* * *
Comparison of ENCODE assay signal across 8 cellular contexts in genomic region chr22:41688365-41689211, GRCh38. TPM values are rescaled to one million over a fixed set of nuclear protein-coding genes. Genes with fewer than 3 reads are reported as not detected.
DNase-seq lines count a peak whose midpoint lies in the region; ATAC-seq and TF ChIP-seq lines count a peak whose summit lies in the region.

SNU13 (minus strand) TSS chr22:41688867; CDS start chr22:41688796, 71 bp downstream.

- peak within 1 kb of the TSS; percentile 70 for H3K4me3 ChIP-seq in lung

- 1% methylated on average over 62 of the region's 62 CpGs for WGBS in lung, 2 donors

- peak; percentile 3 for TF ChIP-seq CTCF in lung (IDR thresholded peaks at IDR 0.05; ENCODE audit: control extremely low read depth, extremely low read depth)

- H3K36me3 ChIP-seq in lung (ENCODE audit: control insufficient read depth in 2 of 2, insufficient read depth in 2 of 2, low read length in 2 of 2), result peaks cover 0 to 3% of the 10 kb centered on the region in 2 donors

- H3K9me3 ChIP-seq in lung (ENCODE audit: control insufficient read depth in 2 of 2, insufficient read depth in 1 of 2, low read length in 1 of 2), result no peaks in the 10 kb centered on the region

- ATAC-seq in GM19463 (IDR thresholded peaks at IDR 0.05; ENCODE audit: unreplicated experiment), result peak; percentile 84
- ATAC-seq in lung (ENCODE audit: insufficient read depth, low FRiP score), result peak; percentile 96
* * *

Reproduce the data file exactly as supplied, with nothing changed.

Comparison of ENCODE assay signal across 8 cellular contexts in genomic region chr22:41688365-41689211, GRCh38. TPM values are rescaled to one million over a fixed set of nuclear protein-coding genes. Genes with fewer than 3 reads are reported as not detected.
DNase-seq lines count a peak whose midpoint lies in the region; ATAC-seq and TF ChIP-seq lines count a peak whose summit lies in the region.

SNU13 (minus strand) TSS chr22:41688867; CDS start chr22:41688796, 71 bp downstream.

- peak within 1 kb of the TSS; percentile 70 for H3K4me3 ChIP-seq in lung

- 1% methylated on average over 62 of the region's 62 CpGs for WGBS in lung, 2 donors

- peak; percentile 3 for TF ChIP-seq CTCF in lung (IDR thresholded peaks at IDR 0.05; ENCODE audit: control extremely low read depth, extremely low read depth)

- H3K36me3 ChIP-seq in lung (ENCODE audit: control insufficient read depth in 2 of 2, insufficient read depth in 2 of 2, low read length in 2 of 2), result peaks cover 0 to 3% of the 10 kb centered on the region in 2 donors

- H3K9me3 ChIP-seq in lung (ENCODE audit: control insufficient read depth in 2 of 2, insufficient read depth in 1 of 2, low read length in 1 of 2), result no peaks in the 10 kb centered on the region

- ATAC-seq in GM19463 (IDR thresholded peaks at IDR 0.05; ENCODE audit: unreplicated experiment), result peak; percentile 84
- ATAC-seq in lung (ENCODE audit: insufficient read depth, low FRiP score), result peak; percentile 96